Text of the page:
iOS 8 is here
The flood gates have opened and app developers have been busy leveraging all of the new iOS 8 APIs.
Chrismahanukwanzakah has come early this year.
Get Transmit iOS on the App Store. See screenshots and ratings, and read customer reviews.
I know what you are thinking. “Holy $hit!, I can get a FTP client on iOS that has also provides a full fledged file manager solution. The reckoning is upon us.”
Flexible fabric circuit boards could provide a way to build wearable technology into clothing that you wash and wear normally.
Apple’s HealthKit and partnerships with medical equipment manufacturers seems very interesting.
Aside from this being a hardware + software ecosystem advantage play, I wonder if the medical equipment companies will have to pay a “Made for iDevice” license fee.
The fact that these outages are spread evenly across the web, telcos, Apple, and even across continents tells me this is about demand, not about poor provisioning.
I am not sure that I am digging the industrial design of the supposed iPhone 6. The color matching top and bottom pieces on the back of the device really make the antenna “breaks” stick out like a sore thumb.
I prefer the two tone back of the 5 & 5S as it ties in the color from the front display bezel and makes the antenna breaks less of an eye sore.
I am not a fan of Near Field Communication executions thus far. It feels antiquated and clumsy to take an expensive piece of tech and place it/rub it/knock it against something else. We will see how Apple leverages the tech.
According to Wikipedia, Bluetooth LE has a quicker set-up time, better data throughput, and consumes the same amount of energy when compared to NFC. I do not get the logic behind the choice to include NFC unless it is to provide backwards compatibility with existing Point Of Sale installations.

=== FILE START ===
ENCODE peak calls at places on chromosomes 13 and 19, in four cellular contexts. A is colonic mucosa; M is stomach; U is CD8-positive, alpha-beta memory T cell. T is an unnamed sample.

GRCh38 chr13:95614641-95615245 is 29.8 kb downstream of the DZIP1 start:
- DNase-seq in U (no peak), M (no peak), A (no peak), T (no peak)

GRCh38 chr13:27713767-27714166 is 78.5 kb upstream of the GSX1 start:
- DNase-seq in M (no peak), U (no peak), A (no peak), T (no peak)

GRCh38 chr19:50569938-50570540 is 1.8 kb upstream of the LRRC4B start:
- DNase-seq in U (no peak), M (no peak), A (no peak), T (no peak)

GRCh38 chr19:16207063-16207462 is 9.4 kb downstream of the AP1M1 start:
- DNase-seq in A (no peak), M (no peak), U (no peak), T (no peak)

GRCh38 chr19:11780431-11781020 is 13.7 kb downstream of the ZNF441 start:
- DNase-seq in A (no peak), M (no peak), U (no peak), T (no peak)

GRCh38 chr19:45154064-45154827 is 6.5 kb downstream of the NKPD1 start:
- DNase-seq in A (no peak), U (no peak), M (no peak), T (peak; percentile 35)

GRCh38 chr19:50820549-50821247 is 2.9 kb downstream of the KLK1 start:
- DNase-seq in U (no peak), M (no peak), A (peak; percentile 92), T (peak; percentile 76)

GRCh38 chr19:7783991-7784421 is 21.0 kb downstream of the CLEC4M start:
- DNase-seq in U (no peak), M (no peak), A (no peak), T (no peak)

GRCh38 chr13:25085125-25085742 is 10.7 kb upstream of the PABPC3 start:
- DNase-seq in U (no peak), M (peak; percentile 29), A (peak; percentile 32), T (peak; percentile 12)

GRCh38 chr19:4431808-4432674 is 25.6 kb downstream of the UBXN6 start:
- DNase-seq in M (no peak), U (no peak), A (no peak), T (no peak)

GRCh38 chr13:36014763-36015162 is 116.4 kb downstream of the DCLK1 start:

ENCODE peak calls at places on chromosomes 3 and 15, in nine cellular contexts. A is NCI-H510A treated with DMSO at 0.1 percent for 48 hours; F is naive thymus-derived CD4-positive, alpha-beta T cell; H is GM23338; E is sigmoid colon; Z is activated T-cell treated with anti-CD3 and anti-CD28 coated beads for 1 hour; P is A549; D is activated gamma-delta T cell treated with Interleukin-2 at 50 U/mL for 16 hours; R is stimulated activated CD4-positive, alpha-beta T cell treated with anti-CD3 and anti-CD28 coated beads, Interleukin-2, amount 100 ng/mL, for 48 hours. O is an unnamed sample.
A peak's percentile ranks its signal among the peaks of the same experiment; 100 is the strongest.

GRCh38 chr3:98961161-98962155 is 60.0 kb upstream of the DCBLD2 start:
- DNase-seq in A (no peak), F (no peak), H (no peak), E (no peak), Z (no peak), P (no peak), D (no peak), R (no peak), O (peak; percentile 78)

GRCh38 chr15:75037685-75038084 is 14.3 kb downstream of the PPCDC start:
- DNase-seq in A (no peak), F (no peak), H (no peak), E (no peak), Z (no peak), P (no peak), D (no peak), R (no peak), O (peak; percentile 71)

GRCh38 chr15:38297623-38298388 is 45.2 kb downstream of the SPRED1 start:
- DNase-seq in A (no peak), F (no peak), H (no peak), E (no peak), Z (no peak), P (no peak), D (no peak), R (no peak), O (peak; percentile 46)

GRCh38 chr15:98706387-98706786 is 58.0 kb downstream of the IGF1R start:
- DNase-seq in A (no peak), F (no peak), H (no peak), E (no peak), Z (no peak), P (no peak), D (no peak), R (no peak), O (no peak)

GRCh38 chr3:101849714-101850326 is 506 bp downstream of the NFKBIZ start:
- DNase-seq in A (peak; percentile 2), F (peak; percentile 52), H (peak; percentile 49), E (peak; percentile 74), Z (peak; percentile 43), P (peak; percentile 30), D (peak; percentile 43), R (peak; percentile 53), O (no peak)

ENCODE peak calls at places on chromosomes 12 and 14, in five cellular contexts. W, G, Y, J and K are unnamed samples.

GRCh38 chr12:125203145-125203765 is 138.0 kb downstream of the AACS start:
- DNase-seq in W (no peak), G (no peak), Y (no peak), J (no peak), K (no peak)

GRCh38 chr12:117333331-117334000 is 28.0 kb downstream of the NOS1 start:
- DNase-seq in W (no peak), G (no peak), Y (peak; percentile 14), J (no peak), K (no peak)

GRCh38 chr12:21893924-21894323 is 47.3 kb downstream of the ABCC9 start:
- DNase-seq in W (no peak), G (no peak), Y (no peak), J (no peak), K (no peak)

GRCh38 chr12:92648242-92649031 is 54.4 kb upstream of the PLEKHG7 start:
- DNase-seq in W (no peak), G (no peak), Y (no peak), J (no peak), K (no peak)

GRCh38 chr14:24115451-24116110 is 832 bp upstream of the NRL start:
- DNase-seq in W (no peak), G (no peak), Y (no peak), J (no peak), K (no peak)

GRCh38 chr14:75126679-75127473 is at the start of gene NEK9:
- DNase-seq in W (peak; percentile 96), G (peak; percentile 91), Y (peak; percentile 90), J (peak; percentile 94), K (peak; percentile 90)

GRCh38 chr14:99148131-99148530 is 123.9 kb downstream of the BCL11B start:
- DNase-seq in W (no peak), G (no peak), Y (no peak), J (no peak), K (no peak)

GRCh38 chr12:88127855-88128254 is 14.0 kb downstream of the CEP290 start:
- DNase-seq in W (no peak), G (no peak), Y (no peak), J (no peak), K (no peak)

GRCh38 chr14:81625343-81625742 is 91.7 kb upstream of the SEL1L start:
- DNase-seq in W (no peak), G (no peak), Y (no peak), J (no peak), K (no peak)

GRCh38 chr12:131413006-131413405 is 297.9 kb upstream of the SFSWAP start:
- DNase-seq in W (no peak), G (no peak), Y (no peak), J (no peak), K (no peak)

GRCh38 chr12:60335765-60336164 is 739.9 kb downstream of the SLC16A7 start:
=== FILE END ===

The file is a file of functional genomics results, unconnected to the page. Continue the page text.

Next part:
A very cool concept. The remote is handy for sending the caddy to that next tee box as they show, but the necessity to be constantly putting the remote on the caddy and then taking it with you seems clumsy and annoying.
A wearable with a follow/no-follow button would sure seem like a great solution.
The Verge writes:
Twenty months ago, it was a nameless prototype at CES 2013. Now Samsung’s sloping, curved OLED phone is real: meet the Galaxy Note Edge, the highest-end phone in Samsung’s lineup.
It is an interesting concept, but it is odd to create a device that favors a person who holds their phone in the their left hand. The demo shows that the touch tracking for the side rail is a bit finicky due to the small touch target area. I was getting frustrated just watching the the device not respond properly to the reviewer’s swipes.
An interesting concept, but it seems like there will be a lot of misinterpreted swipes that will lead to user frustration.
The future of protecting an open Internet has been the subject of fierce debate, and potential changes to the rules by the Federal Communications Commission could impact your online experience.
a cool product for Android users.